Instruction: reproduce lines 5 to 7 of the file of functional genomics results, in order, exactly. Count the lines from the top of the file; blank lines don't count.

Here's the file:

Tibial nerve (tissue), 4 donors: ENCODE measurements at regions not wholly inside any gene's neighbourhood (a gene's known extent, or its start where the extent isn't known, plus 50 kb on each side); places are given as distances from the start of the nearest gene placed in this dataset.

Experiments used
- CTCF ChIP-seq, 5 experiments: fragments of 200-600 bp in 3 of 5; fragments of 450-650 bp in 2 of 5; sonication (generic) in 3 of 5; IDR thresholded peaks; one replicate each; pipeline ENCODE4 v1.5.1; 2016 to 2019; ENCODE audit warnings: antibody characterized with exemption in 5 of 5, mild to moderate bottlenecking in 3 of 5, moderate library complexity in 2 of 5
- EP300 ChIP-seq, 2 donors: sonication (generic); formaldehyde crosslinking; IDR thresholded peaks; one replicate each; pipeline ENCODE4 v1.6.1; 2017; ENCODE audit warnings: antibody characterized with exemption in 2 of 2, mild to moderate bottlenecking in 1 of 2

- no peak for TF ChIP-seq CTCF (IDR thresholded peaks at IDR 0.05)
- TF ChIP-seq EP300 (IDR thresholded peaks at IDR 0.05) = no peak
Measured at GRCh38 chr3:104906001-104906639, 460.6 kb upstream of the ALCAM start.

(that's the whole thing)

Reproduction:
- no peak for TF ChIP-seq CTCF (IDR thresholded peaks at IDR 0.05)
- TF ChIP-seq EP300 (IDR thresholded peaks at IDR 0.05) = no peak
Measured at GRCh38 chr3:104906001-104906639, 460.6 kb upstream of the ALCAM start.